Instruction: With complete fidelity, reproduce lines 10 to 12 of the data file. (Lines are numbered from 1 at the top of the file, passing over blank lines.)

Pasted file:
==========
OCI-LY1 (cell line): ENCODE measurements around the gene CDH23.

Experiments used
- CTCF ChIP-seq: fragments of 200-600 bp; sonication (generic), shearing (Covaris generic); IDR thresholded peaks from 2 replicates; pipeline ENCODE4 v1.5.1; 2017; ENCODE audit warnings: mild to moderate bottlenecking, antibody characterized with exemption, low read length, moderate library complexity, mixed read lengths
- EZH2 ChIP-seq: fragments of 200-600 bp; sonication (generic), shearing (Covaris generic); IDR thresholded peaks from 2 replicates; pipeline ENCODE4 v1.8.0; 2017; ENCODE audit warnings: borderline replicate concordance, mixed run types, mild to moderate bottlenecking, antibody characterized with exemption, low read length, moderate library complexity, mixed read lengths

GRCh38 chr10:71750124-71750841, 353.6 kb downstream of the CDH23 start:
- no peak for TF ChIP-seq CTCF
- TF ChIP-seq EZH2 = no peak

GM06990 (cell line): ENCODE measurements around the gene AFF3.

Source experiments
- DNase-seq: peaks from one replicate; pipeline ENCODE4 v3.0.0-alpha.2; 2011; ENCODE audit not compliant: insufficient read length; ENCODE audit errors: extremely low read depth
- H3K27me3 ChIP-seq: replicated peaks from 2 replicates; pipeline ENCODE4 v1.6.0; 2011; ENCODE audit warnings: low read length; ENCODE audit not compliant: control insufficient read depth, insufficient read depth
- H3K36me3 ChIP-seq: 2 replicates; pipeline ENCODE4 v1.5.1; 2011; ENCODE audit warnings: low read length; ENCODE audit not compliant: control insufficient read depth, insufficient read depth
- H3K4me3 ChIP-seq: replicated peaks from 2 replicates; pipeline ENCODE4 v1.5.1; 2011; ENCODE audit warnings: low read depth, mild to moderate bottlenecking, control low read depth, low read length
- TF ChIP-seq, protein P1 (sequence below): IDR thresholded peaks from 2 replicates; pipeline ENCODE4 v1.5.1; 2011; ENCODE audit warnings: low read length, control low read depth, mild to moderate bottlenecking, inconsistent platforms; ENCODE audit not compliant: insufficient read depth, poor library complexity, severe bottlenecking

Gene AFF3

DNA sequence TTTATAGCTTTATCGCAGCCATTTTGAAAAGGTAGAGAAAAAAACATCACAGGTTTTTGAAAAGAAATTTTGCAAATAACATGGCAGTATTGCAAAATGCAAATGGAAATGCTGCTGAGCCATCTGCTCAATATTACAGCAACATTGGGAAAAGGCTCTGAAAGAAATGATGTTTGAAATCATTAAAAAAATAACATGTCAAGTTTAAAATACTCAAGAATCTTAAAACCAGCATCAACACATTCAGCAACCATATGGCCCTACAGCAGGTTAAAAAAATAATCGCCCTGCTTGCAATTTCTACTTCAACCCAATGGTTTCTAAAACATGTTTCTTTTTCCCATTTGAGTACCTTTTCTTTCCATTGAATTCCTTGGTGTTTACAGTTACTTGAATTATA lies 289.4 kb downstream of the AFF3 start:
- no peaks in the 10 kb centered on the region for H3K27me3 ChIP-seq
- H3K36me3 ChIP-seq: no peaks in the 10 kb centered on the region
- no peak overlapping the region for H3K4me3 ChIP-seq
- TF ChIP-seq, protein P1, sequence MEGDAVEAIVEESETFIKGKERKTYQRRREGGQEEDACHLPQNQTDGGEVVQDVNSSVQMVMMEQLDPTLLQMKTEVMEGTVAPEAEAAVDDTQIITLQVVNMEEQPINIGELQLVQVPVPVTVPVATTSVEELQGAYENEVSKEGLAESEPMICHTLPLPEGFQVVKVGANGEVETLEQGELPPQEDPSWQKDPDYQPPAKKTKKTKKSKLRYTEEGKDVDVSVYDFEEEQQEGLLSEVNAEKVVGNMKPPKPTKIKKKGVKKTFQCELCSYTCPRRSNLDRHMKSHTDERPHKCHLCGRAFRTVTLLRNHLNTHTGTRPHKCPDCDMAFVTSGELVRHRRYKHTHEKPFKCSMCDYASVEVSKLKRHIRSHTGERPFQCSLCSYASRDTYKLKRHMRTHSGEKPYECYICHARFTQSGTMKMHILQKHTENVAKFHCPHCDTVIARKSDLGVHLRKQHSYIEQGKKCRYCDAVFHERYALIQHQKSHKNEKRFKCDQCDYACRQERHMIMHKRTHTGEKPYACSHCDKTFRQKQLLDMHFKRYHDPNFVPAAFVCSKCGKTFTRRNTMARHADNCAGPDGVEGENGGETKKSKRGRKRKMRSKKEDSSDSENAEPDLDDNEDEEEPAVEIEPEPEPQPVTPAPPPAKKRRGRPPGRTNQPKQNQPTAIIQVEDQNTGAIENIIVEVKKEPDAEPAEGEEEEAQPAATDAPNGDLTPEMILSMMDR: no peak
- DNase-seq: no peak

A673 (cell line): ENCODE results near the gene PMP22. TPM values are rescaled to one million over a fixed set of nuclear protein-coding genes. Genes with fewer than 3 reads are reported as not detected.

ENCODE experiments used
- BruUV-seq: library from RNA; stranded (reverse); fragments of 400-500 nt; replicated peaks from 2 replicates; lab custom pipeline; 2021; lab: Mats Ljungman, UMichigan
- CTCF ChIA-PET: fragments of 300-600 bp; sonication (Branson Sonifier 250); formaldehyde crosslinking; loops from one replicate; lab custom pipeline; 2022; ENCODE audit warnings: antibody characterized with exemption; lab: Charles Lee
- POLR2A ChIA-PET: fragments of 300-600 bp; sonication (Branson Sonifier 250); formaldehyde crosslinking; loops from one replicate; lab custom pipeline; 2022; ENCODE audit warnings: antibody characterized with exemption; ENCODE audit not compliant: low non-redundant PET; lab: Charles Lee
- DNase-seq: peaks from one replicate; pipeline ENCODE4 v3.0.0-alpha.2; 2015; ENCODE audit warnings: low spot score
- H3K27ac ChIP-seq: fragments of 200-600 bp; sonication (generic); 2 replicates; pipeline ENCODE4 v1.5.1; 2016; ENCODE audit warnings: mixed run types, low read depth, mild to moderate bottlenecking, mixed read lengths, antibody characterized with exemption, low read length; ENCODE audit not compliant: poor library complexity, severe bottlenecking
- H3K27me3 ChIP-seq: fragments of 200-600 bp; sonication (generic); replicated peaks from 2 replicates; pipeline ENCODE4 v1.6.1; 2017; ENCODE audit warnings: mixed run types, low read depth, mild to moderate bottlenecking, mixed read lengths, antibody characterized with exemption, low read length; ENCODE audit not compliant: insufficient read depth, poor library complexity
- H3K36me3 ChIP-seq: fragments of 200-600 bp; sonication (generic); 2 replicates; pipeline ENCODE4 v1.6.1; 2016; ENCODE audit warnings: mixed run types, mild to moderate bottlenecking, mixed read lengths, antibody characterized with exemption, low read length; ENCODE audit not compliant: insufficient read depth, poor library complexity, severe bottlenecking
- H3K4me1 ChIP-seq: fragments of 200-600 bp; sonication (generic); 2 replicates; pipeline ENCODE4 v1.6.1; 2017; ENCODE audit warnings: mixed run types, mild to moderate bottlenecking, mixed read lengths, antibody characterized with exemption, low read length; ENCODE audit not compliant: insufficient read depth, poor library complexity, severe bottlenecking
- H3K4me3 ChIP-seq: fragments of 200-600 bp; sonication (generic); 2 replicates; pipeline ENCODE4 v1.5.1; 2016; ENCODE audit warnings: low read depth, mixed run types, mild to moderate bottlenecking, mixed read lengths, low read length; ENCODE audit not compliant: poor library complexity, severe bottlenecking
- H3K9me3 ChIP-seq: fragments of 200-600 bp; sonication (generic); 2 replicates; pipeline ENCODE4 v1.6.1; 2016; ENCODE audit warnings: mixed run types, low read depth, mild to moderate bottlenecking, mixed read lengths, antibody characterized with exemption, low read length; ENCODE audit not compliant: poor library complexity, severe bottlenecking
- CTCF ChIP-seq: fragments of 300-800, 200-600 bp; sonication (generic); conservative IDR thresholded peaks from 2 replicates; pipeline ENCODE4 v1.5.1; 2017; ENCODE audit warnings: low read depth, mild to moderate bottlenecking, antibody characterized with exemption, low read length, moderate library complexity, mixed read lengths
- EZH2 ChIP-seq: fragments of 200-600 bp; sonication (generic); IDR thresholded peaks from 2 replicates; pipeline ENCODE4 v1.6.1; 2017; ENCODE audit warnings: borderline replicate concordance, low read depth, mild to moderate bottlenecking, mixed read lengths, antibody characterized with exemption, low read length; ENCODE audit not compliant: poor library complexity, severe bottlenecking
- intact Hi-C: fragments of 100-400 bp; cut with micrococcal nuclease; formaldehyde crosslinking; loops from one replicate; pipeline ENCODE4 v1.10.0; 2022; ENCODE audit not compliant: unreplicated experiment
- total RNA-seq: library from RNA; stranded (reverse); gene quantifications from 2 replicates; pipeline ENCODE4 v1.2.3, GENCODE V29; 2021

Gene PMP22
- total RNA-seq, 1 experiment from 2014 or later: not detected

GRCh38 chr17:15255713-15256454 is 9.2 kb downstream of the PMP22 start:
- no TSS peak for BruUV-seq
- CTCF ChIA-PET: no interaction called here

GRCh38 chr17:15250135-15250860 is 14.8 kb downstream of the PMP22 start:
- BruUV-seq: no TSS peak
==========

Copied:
- DNase-seq: peaks from one replicate; pipeline ENCODE4 v3.0.0-alpha.2; 2011; ENCODE audit not compliant: insufficient read length; ENCODE audit errors: extremely low read depth
- H3K27me3 ChIP-seq: replicated peaks from 2 replicates; pipeline ENCODE4 v1.6.0; 2011; ENCODE audit warnings: low read length; ENCODE audit not compliant: control insufficient read depth, insufficient read depth
- H3K36me3 ChIP-seq: 2 replicates; pipeline ENCODE4 v1.5.1; 2011; ENCODE audit warnings: low read length; ENCODE audit not compliant: control insufficient read depth, insufficient read depth